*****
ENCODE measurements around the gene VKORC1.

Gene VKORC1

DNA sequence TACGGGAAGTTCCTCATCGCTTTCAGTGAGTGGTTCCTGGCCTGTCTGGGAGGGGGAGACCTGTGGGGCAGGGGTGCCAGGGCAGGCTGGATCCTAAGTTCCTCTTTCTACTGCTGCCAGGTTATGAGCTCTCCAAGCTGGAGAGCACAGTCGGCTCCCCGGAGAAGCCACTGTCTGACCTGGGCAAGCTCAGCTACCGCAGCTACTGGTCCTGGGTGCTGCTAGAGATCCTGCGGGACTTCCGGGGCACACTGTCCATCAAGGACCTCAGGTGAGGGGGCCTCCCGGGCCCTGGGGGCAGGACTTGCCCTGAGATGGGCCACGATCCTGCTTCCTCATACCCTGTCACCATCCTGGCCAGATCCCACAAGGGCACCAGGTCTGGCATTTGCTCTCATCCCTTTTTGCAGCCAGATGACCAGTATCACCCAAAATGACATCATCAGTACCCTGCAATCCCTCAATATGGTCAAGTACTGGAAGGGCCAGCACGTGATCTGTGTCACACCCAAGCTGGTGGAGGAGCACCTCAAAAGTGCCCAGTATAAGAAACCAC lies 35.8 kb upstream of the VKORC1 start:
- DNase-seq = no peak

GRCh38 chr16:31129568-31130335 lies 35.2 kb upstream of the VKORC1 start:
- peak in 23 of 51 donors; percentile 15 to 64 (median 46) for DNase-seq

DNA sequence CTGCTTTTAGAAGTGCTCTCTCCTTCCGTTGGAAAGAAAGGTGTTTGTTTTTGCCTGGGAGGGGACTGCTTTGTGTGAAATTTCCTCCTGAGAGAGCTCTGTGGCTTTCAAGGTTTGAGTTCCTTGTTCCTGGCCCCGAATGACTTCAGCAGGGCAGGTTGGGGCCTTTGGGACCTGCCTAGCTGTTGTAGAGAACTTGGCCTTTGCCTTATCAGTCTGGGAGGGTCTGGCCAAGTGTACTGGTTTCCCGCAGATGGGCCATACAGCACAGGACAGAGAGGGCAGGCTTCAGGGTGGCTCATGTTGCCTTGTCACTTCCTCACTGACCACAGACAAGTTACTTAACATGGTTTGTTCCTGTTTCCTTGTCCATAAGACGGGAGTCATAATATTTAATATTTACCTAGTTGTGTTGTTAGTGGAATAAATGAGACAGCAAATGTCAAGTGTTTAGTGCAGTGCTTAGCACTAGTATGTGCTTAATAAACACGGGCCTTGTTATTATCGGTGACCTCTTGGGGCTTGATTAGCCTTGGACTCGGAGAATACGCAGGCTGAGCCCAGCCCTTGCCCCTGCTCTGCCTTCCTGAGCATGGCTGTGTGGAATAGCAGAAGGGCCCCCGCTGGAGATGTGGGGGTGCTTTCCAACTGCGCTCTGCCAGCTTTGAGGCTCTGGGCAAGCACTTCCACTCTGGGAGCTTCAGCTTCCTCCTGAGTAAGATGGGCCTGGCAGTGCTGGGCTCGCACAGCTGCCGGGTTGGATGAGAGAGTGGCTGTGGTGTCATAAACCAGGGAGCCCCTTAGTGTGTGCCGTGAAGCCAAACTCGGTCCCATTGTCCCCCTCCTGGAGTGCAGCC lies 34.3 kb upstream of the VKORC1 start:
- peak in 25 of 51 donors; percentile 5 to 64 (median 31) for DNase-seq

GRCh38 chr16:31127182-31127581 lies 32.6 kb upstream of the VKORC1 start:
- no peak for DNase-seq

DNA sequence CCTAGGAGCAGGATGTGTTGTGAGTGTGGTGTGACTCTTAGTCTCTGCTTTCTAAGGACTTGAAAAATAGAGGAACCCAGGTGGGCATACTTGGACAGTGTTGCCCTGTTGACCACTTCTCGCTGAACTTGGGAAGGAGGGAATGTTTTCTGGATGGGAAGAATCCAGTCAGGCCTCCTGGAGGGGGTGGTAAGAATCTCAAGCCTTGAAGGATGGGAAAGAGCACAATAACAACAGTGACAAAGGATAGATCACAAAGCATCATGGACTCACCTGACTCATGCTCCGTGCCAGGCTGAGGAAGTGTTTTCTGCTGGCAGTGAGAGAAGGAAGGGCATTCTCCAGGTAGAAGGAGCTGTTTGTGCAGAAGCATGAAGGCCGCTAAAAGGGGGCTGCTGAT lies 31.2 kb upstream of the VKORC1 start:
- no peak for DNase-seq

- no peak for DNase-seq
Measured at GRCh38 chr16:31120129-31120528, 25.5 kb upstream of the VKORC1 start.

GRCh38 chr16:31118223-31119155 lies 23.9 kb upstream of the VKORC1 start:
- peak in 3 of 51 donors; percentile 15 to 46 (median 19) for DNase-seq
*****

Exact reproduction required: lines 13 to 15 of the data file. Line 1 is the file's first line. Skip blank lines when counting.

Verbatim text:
- no peak for DNase-seq
Measured at GRCh38 chr16:31120129-31120528, 25.5 kb upstream of the VKORC1 start.

GRCh38 chr16:31118223-31119155 lies 23.9 kb upstream of the VKORC1 start: